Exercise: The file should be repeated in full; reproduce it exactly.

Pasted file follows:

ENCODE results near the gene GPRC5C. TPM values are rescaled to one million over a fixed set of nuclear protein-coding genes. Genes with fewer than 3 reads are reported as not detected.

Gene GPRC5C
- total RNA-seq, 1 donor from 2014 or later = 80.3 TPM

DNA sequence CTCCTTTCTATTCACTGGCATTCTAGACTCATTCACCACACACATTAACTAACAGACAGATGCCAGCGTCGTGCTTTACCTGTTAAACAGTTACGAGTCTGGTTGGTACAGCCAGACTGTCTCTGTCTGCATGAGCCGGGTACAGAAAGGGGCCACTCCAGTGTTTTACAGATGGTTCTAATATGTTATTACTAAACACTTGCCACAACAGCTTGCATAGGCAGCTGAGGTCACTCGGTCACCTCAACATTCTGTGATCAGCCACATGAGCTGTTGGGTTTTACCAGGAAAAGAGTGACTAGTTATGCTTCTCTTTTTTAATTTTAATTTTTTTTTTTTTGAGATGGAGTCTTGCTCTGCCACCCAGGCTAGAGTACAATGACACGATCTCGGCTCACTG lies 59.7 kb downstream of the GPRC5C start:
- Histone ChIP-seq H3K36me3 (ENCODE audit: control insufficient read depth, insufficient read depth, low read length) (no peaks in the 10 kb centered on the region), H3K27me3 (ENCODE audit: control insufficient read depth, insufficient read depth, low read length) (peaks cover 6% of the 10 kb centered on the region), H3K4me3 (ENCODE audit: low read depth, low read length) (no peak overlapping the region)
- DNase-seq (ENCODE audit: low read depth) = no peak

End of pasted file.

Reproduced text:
ENCODE results near the gene GPRC5C. TPM values are rescaled to one million over a fixed set of nuclear protein-coding genes. Genes with fewer than 3 reads are reported as not detected.

Gene GPRC5C
- total RNA-seq, 1 donor from 2014 or later = 80.3 TPM

DNA sequence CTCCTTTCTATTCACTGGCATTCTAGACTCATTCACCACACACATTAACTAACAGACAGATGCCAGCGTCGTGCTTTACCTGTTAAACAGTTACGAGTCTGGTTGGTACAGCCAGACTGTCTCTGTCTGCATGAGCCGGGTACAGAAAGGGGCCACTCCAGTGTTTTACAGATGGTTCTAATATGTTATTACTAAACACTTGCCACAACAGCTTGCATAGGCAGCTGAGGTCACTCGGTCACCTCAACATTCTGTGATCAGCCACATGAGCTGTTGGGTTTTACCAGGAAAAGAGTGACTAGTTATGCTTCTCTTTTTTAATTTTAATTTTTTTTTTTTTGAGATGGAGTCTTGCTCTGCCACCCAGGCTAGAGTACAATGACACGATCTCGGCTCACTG lies 59.7 kb downstream of the GPRC5C start:
- Histone ChIP-seq H3K36me3 (ENCODE audit: control insufficient read depth, insufficient read depth, low read length) (no peaks in the 10 kb centered on the region), H3K27me3 (ENCODE audit: control insufficient read depth, insufficient read depth, low read length) (peaks cover 6% of the 10 kb centered on the region), H3K4me3 (ENCODE audit: low read depth, low read length) (no peak overlapping the region)
- DNase-seq (ENCODE audit: low read depth) = no peak